The ideal opposition party

Because Malema’s EFF was founded on ideology rather than as a reaction to political happenstance, its founders are in a position to craft policies with utmost ease, clarity and precision

Leader of South Africa's left-wing Economic Freedom Fighters (EFF) Julius Malema gestures after arriving at the Johannesburg Stock Exchange (JSE) in Sandton, October 27, 2015. Thousands of South Africa's Economic Freedom Fighters (EFF) protested outside the Johannesburg stock exchange on Tuesday in pursuit of working class votes for the radical leftist party ahead of municipal elections next year.The EFF, led by firebrand Julius Malema, is looking to use the momentum built from student demonstrations last week to increase the pressure on President Jacob Zuma's African National Congress (ANC), the anti-apartheid party of Nelson Mandela. REUTERS/Siphiwe Sibeko

By Kelvin Njuguna Mugwe

In March 2012, the ruling party of the Republic of South Africa, the Africa National Congress (ANC) expelled the President of its youth wing, Julius Malema. The zealous Malema was accused by senior figures of the ANC of showing no remorse for “sowing divisions” within its ranks. Political analysts and commentators were quick to declare his political career, which was on an augmentation trajectory, as dead.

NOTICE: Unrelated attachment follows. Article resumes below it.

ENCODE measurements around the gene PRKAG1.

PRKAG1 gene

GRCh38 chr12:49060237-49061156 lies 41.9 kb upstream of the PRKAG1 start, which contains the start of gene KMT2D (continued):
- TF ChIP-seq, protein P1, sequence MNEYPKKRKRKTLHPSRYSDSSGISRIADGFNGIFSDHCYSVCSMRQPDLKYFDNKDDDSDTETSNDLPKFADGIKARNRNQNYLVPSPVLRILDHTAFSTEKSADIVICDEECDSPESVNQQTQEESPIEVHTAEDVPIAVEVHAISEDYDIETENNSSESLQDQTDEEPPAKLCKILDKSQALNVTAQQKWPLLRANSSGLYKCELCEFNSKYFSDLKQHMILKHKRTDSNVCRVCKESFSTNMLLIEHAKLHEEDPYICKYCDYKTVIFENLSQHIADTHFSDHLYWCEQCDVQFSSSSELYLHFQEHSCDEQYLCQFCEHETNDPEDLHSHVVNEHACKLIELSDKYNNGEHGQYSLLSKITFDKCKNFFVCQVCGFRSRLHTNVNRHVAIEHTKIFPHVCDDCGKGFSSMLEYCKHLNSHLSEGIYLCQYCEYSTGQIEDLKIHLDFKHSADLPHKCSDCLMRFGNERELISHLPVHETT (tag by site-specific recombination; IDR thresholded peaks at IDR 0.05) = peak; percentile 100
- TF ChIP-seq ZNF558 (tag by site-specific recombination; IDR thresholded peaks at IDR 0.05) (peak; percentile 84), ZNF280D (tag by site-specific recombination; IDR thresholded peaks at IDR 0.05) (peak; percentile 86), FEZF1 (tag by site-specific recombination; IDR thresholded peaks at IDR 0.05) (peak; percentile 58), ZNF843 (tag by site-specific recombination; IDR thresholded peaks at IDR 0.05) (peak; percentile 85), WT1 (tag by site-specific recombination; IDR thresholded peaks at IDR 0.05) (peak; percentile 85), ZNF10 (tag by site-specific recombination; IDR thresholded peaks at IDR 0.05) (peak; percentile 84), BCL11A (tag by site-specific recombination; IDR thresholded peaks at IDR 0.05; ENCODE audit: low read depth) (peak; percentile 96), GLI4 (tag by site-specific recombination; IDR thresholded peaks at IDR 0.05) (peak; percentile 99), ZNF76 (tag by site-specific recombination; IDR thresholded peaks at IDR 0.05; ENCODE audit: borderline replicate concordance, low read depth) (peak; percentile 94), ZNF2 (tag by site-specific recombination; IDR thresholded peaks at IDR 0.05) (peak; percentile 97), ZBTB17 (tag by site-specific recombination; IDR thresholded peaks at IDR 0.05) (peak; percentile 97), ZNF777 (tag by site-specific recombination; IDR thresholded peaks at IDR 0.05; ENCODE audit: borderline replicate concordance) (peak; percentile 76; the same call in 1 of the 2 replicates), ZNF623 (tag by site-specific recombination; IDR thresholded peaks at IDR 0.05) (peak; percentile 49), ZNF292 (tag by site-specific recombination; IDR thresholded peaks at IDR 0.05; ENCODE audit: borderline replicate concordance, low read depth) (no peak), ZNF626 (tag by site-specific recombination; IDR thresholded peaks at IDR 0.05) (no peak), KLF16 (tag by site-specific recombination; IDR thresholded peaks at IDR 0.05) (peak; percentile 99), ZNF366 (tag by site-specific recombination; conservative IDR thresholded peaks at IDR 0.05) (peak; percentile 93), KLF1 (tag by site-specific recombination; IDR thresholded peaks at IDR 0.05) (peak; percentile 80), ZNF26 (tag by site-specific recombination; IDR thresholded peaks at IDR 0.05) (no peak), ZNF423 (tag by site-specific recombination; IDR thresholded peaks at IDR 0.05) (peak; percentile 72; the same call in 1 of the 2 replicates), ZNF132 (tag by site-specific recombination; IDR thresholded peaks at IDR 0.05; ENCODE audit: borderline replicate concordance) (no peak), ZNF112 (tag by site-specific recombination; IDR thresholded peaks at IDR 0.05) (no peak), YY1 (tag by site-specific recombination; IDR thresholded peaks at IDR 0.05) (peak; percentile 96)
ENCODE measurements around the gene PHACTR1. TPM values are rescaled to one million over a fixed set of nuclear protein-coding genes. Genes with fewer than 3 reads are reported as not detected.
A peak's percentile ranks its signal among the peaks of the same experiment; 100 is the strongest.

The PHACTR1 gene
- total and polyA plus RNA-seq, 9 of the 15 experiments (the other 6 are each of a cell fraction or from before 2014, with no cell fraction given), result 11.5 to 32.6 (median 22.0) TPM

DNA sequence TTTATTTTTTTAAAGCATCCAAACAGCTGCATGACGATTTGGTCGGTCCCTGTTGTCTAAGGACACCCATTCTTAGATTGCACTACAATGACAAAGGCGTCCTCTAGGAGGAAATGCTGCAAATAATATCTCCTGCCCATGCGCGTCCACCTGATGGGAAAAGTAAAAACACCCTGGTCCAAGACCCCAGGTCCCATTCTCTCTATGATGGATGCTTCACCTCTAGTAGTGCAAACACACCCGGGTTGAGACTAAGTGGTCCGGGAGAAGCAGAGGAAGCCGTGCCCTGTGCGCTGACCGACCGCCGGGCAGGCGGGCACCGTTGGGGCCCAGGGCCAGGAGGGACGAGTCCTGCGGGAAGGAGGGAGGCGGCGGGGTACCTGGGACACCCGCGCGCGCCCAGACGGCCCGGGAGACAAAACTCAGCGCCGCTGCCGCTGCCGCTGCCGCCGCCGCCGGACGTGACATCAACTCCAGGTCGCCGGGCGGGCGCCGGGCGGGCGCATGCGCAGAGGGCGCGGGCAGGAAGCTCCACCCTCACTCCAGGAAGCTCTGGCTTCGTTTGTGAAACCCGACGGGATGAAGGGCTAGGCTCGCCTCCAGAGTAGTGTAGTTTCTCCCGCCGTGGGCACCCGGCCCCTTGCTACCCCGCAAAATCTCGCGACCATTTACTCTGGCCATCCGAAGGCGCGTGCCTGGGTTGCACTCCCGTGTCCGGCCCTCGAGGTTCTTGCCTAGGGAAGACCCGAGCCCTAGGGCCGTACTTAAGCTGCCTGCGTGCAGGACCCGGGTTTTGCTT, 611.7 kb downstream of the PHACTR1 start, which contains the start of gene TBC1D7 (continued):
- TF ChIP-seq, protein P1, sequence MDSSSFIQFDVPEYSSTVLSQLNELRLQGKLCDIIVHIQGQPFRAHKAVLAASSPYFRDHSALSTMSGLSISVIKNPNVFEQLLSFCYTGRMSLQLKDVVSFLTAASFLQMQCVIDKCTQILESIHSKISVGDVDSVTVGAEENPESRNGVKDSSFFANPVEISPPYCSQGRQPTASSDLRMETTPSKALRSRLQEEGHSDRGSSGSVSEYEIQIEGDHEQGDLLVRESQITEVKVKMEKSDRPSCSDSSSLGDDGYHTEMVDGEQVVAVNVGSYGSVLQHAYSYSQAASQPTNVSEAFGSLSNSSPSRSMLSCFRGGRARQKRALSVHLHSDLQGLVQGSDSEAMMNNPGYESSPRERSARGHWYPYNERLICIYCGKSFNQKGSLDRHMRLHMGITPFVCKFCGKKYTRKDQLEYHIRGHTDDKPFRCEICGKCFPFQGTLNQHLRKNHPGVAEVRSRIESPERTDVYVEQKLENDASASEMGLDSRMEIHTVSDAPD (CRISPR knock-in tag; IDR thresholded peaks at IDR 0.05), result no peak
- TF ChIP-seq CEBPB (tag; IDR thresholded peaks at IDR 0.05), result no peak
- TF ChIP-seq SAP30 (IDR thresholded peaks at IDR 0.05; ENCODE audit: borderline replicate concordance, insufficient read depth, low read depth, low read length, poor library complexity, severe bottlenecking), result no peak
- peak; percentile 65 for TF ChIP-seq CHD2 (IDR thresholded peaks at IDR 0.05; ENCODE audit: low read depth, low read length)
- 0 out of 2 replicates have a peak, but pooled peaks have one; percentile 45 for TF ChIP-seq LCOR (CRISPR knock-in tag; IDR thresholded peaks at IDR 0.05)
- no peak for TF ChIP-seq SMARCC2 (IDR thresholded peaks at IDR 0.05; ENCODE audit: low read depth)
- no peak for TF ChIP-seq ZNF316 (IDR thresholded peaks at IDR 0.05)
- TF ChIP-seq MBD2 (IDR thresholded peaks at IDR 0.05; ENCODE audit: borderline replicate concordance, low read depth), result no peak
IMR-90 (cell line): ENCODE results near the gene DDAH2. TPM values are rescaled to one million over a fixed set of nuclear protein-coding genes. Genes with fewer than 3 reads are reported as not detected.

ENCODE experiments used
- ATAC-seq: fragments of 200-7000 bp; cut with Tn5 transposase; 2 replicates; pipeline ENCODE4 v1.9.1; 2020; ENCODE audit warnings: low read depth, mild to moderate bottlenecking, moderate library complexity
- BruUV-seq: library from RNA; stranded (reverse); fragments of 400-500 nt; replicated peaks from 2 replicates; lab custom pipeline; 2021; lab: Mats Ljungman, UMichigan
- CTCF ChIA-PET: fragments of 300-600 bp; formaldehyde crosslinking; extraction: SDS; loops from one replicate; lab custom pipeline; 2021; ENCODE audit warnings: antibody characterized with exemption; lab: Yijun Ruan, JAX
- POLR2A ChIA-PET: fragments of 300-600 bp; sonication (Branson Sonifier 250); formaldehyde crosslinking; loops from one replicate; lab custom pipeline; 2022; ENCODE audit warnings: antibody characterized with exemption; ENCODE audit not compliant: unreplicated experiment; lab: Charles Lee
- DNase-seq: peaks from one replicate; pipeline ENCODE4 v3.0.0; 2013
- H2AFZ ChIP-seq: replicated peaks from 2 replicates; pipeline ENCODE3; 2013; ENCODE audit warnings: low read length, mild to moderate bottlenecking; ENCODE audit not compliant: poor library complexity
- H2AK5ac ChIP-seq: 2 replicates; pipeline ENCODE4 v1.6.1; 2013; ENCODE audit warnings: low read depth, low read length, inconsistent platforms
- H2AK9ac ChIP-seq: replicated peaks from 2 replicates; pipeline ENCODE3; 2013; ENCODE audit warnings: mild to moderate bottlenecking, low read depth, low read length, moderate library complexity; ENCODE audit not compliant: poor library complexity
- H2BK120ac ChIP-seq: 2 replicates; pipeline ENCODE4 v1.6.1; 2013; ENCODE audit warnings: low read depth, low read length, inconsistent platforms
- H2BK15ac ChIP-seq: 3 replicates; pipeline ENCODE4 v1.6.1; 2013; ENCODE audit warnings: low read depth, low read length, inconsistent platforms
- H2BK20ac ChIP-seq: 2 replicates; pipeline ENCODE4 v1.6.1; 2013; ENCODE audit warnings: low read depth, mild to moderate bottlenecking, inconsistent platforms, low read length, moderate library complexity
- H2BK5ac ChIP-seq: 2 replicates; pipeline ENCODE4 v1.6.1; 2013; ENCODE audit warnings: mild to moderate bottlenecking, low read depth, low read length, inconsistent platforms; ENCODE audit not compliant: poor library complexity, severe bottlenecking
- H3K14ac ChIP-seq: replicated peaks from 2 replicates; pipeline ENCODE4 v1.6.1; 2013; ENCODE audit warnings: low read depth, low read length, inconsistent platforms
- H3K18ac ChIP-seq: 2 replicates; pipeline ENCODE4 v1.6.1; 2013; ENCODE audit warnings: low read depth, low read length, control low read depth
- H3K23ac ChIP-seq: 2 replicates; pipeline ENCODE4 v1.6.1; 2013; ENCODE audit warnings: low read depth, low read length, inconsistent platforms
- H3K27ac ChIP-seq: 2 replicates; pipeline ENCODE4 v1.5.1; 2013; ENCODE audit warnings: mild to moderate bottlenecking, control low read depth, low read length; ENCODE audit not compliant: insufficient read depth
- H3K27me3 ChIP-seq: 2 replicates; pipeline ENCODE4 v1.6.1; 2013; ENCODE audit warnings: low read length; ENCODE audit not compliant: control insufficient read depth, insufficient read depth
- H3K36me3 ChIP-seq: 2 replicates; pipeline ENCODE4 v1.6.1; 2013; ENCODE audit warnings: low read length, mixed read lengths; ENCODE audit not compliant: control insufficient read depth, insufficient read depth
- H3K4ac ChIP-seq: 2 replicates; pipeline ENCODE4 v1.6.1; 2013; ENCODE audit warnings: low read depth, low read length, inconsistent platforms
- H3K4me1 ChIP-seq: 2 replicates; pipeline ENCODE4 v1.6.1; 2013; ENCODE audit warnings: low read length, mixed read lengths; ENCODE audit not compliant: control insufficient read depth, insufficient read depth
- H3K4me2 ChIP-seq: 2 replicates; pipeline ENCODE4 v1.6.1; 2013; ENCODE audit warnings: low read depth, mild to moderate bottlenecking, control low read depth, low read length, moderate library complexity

Dirk Kotze, a political scientist at the University of South Africa in Pretoria, for instance, categorically stated that Malema without the ANC was nothing since he depended greatly on the tradition and the history of the ANC. He suggested that Malema needed the ANC in order to be able to make his point and anything to the contrary left him isolated. However, in 2013 the belligerent Julius Malema launched the Economic Freedom Fighters (EFF). In keeping true to his abrasive and hubristic nature, he declared that the EFF is like a baby that is born an immediately begins to walk.

The otherwise ambitious declaration would gain relevance during the 2014 general elections. The elections heralded the rise of the EFF as the 3rd largest party in South Africa after it received an impressive 1,169,259 votes, which represented a 6.35% share of the vote. The setting and structure of the EFF attests to its success. The Party, from the onset, draws it inspiration from the Marxist–Leninist tradition. The merits of this tradition aside, it should be noteworthy that no Kenyan Party, be it in the opposition or the ruling party, subscribes to any ideology. It is on the premise of this ideology that the EFF has been in a position to craft their policies with utmost ease, clarity and precision.